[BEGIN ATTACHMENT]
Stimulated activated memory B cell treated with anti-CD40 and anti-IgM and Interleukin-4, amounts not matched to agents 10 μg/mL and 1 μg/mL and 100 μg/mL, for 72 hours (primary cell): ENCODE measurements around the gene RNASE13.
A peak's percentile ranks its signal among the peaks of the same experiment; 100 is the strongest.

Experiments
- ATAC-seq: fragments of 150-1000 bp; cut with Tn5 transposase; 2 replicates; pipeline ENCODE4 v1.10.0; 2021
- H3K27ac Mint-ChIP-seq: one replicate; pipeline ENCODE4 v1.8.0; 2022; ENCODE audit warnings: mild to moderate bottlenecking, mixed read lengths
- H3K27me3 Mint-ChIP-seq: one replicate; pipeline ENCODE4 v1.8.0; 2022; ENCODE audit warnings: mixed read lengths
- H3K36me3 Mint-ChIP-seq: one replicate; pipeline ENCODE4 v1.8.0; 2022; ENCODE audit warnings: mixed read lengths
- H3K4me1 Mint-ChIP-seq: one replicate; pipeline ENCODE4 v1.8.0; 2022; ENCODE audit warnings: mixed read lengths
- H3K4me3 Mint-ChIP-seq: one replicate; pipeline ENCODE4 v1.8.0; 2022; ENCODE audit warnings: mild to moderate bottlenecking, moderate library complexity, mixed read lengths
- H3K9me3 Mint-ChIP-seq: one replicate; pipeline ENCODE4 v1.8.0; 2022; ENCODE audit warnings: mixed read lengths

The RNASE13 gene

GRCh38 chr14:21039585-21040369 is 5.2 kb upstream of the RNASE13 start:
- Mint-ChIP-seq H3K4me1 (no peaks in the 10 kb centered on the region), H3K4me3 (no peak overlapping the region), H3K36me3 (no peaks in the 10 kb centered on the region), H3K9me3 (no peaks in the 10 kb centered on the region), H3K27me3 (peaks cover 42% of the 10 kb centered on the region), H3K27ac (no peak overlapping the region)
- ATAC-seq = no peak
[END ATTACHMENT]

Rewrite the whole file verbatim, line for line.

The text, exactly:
Stimulated activated memory B cell treated with anti-CD40 and anti-IgM and Interleukin-4, amounts not matched to agents 10 μg/mL and 1 μg/mL and 100 μg/mL, for 72 hours (primary cell): ENCODE measurements around the gene RNASE13.
A peak's percentile ranks its signal among the peaks of the same experiment; 100 is the strongest.

Experiments
- ATAC-seq: fragments of 150-1000 bp; cut with Tn5 transposase; 2 replicates; pipeline ENCODE4 v1.10.0; 2021
- H3K27ac Mint-ChIP-seq: one replicate; pipeline ENCODE4 v1.8.0; 2022; ENCODE audit warnings: mild to moderate bottlenecking, mixed read lengths
- H3K27me3 Mint-ChIP-seq: one replicate; pipeline ENCODE4 v1.8.0; 2022; ENCODE audit warnings: mixed read lengths
- H3K36me3 Mint-ChIP-seq: one replicate; pipeline ENCODE4 v1.8.0; 2022; ENCODE audit warnings: mixed read lengths
- H3K4me1 Mint-ChIP-seq: one replicate; pipeline ENCODE4 v1.8.0; 2022; ENCODE audit warnings: mixed read lengths
- H3K4me3 Mint-ChIP-seq: one replicate; pipeline ENCODE4 v1.8.0; 2022; ENCODE audit warnings: mild to moderate bottlenecking, moderate library complexity, mixed read lengths
- H3K9me3 Mint-ChIP-seq: one replicate; pipeline ENCODE4 v1.8.0; 2022; ENCODE audit warnings: mixed read lengths

The RNASE13 gene

GRCh38 chr14:21039585-21040369 is 5.2 kb upstream of the RNASE13 start:
- Mint-ChIP-seq H3K4me1 (no peaks in the 10 kb centered on the region), H3K4me3 (no peak overlapping the region), H3K36me3 (no peaks in the 10 kb centered on the region), H3K9me3 (no peaks in the 10 kb centered on the region), H3K27me3 (peaks cover 42% of the 10 kb centered on the region), H3K27ac (no peak overlapping the region)
- ATAC-seq = no peak